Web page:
Continue reading

compiled by JULIE POUCHER HARBIN, EDITOR, ISLAMiCommentary on NOVEMBER 25, 2015: 

November 23, 2015 Statement by Middle East Studies Association

The Board of Directors of the Middle East Studies Association condemns the increasing frequency and intensity of violent acts against civilians taking place in countries around the world. We are also alarmed at the related rise in the stereotyping and vilification of people of Middle East or Muslim background.

We urge, therefore, those with responsibility for United States policy in the Middle East and the Islamic world to avail themselves of the insights of scholarship as they seek to understand the background of these violent acts and to frame responses to them.

We are deeply concerned that people who are or appear to be Muslim or of Middle Eastern background—citizens, residents and displaced persons seeking refuge—have been and continue to be the victims of discrimination in the US as well as other countries. This discrimination can occur in any area of public life, including employment, travel, access to accommodation and access to other goods, services and facilities. It can involve harassment, vilification and at times actual violence.

We deplore the reckless rhetoric of some public figures that is only increasing the likelihood of discrimination and the violation of the civil rights of people of Middle East and Muslim background. We commend the efforts of public officials to prevent acts of harassment and retaliation and encourage them to redouble their efforts in this direction.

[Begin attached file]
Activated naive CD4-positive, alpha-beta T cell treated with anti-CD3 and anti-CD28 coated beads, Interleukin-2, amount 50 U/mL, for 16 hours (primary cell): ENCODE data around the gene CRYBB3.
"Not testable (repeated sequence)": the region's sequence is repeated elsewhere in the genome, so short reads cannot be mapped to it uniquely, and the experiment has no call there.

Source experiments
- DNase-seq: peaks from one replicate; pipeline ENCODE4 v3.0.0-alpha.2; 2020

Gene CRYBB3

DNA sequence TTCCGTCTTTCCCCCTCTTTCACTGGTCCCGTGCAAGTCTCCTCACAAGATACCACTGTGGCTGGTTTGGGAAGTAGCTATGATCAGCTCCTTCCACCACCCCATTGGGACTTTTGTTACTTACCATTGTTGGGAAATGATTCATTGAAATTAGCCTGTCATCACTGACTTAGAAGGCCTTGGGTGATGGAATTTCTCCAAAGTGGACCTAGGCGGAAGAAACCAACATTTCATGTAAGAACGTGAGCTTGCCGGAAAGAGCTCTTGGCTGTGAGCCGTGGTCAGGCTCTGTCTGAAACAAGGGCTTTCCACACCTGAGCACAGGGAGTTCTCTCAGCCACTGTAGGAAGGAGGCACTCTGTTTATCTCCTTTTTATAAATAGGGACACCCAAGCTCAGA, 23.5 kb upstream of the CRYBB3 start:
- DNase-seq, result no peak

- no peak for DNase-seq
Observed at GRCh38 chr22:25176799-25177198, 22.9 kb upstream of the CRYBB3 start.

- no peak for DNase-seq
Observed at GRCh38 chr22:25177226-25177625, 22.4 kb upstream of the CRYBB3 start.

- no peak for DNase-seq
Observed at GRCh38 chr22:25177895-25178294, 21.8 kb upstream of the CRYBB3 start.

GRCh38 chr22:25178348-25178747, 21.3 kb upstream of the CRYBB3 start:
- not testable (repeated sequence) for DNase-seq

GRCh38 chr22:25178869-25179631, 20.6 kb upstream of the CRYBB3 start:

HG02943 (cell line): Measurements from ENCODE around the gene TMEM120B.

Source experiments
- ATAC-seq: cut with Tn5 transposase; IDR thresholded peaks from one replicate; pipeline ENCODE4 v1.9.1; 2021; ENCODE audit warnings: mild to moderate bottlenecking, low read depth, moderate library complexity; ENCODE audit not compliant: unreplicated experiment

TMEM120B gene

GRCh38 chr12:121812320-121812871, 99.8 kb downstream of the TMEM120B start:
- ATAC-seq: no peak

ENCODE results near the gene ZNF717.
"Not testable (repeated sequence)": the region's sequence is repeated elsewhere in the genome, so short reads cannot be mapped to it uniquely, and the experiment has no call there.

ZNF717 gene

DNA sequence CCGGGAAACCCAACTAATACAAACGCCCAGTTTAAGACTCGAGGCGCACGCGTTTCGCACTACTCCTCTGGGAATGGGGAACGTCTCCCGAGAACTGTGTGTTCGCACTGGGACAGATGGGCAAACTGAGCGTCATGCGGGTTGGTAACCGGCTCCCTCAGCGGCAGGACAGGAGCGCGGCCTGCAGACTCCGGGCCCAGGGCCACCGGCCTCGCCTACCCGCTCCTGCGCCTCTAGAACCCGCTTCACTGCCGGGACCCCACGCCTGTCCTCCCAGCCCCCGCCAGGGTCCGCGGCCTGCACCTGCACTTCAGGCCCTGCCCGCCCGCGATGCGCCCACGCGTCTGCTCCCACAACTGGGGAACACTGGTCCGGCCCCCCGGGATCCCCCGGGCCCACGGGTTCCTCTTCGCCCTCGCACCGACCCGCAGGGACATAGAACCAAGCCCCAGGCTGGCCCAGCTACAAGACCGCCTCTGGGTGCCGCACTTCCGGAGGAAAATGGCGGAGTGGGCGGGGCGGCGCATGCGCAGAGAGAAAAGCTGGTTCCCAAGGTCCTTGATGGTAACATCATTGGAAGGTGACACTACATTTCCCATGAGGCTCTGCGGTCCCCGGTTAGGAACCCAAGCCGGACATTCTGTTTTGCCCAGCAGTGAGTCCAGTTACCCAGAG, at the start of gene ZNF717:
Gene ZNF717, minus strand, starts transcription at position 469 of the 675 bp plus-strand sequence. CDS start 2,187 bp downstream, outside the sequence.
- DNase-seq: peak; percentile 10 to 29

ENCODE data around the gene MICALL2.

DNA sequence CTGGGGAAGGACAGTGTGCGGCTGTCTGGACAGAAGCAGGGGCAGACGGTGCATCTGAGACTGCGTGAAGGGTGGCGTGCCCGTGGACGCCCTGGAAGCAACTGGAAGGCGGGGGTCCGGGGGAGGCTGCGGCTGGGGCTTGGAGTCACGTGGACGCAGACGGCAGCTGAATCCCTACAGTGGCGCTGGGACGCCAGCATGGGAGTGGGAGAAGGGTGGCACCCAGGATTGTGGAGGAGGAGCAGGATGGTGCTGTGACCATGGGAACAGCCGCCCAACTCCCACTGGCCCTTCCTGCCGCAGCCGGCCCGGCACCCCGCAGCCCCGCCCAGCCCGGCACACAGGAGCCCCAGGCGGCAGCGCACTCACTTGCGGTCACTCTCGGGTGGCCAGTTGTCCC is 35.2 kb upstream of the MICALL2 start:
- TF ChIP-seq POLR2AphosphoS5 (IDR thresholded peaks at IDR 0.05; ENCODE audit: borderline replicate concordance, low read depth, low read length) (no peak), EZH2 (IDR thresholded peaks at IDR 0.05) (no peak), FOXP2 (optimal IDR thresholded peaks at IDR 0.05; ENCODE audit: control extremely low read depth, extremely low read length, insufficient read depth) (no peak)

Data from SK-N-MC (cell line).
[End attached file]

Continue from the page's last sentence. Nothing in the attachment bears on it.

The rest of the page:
Ignorance and misunderstanding of the Middle East and the Islamic world are rife in the US and other Western countries. This lack of accurate information must be addressed by the educational system at all levels. We call upon MESA members to actively share their expertise about the Middle East, Islam, and the Islamic world with the communities in which they live and work, and to make every effort as educators to communicate their invaluable knowledge and understanding to representatives of the media and policy makers.

We advocate tolerance, education, understanding, and thoughtfully planned measures to assure that these acts of violence are not followed by further senseless destruction or discrimination. Continue reading